Back to the Future?

On 2 July 2019 the Discourses of Voluntary Action team organised our end-of-project conference ‘Back to the Future: What next for voluntary action and the welfare state?’ We asked PhD student Charlotte Nisbet for her reflections on the day:

What a successful day! The Back to the Future event was a combination of enthusiasm, meaningful discussion and thought provoking questions showcasing the complex and ever evolving provision of welfare in Britain. The setting was the beautiful Friends House which houses the central offices for British Quakers – an intriguing building which also offers meeting spaces for events. Appropriately, it was also a popular choice for conferences and meetings held by voluntary organisations in the 1940s.

Justin Davis Smith (City, University of London) kicked off proceedings with a short introductory talk (and he continued throughout the day to chair panels and kindly keep us all to time). The research team then presented research findings contrasting two time periods (the 1940s and the 2010s) and comparing three different narratives – the perspective of the voluntary movement using the records of five national organisations, the voice of the public via Mass Observation, and the views of the state through Hansard and white papers and reports. The team discussed how boundaries between the state and voluntary action – and other players including the market, family/individuals – are currently being renegotiated (as occurred in the 1940s with the establishment of comprehensive welfare services). The team posed some interesting questions for us to reflect on including:

  • Is it time for voluntary organisations to adopt new strategies/tactics with the state? What could they be?
  • Have we been distracted by a focus on rebuilding public trust in voluntary organisations?
  • Should voluntary organisations forge closer partnerships with the market/private sector?

Read some of the audience’s responses here.

The rest of  the day included contributions from the chief executives of all four project partners including Kathy Evans (Children England), Steph Harland (Age UK), Anna Smee (UK Youth), Karl Wilding (CEO elect of NCVO), alongside Anne Baxendale of Shelter and Elizabeth Balgobin (a voluntary and community sector consultant). There were a number of calls for different parts of the voluntary sector to work more closely together, but a recognition that organisations should remain distinct in their purposes. Audience views gathered via were interesting, with several noting that the voluntary sector had to some extent been ‘complicit’ in enabling government cuts to welfare services since 2010.

We also heard from some related research projects including that of Ellie Munro, a PhD student at the  Third Sector Research Centre in Birmingham, who blogged about her paper here. The enthusiasm and participation level in the room was astounding. Some discussions were really challenging, but hard questions need to be asked as the third sector is constantly met by new and diverse challenges.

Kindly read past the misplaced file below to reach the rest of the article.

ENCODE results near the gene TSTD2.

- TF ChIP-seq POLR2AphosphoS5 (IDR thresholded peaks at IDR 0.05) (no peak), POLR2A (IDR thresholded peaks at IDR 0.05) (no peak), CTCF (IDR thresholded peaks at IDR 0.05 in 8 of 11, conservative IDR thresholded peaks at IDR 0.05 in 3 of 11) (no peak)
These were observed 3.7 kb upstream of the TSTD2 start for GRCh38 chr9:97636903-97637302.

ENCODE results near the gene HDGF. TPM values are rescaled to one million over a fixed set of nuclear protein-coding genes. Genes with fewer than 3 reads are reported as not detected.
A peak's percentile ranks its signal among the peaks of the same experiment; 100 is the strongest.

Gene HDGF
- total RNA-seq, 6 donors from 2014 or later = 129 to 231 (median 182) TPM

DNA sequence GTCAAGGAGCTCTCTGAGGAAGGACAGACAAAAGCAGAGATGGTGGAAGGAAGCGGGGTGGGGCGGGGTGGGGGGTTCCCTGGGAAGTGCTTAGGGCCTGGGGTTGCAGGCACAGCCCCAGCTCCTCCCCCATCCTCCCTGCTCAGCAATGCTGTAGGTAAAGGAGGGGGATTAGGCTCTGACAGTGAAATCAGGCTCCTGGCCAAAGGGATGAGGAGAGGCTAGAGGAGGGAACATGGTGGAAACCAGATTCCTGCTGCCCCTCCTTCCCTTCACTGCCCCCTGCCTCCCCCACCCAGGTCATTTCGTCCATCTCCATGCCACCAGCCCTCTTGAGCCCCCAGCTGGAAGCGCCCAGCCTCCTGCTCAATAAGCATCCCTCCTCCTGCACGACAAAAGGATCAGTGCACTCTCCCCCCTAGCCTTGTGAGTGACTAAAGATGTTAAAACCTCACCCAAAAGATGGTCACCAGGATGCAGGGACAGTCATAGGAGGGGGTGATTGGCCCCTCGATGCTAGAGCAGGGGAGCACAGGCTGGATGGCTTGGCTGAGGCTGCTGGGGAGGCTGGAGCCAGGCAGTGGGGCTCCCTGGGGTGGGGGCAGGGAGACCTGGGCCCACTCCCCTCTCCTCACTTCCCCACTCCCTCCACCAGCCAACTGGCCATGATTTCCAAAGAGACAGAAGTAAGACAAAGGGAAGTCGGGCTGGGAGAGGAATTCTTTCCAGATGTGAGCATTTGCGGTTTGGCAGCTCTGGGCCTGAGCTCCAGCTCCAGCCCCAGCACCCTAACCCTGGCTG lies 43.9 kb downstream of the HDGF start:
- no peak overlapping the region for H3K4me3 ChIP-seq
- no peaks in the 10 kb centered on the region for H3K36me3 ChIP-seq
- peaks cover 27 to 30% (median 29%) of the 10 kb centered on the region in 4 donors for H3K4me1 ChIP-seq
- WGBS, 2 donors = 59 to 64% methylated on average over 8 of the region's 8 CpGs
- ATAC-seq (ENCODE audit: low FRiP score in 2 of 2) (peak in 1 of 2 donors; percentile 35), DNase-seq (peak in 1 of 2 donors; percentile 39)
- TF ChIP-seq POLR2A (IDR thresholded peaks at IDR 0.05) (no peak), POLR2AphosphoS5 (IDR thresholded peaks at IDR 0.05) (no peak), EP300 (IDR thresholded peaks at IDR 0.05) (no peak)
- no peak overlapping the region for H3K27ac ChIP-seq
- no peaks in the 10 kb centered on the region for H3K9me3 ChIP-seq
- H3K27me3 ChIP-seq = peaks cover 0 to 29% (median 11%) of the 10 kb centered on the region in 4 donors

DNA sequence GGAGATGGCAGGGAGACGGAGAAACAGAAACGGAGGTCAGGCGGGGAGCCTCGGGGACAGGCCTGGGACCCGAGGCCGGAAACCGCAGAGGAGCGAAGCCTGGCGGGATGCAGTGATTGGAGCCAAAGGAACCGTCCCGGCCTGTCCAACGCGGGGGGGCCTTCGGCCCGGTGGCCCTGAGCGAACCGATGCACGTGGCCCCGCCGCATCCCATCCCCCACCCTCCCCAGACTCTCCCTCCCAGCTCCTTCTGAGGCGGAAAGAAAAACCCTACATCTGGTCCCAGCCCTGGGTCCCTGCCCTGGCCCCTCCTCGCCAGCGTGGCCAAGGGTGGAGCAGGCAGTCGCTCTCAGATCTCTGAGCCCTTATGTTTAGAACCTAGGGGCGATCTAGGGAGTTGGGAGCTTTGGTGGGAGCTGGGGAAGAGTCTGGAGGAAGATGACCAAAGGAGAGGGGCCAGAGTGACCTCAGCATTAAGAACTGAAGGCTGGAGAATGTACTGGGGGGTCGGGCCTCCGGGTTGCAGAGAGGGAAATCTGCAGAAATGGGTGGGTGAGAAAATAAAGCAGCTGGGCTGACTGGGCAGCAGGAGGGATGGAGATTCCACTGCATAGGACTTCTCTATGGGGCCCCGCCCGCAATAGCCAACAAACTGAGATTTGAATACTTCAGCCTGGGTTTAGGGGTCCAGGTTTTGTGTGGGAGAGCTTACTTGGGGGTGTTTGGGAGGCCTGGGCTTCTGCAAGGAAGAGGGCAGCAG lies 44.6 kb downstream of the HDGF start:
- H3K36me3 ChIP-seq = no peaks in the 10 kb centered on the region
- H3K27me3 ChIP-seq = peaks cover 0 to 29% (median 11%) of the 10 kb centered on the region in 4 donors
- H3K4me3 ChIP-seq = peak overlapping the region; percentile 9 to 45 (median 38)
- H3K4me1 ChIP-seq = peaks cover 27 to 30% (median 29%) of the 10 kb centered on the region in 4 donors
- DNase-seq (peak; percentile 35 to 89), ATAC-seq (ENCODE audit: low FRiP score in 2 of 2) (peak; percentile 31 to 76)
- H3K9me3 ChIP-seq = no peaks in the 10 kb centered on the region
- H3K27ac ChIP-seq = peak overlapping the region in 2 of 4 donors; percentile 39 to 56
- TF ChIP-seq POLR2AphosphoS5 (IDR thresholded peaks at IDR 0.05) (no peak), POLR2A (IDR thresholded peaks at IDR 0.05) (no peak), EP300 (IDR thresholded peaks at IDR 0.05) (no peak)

I have only recently started a PhD, so am something of a novice at these events. However, the community and atmosphere in the room was so warm, so open and honest, with people so eager to learn that it was infectious. You can’t help but be inspired and brought into the community! I truly find it a blessing that I get to attend events with such an eclectic and passionate group of people who inform me of their culture, beliefs and their learning. For example, sitting near me were two international students (one from Canada and the other from Australia), two CEOs of national charities and two members of the research team – and that was just my table! Each had a different experience of their time in the voluntary sector, but we were able to identify overarching themes of increasing welfare cuts, changes in political orientation and yet the continued resilience of the third sector.

I came to the event as I wanted to learn more about the voluntary sector past and present (and all that it entails) and I definitely learned a lot. Sometimes whilst there is great value in studying books and reading articles, it is events like these that truly bring them to life and show me the real world relevance.

I came away feeling enlightened, inspired and determined to keep investigating the fascinating realm of the third sector. Thank you to the entire research team, hosts, guest speakers and all participants for a brilliant day. I look forward to reading more about the research findings when they are published.

Read the team’s presentation here.

Charlotte Nisbet, PhD Candidate, Northumbria University

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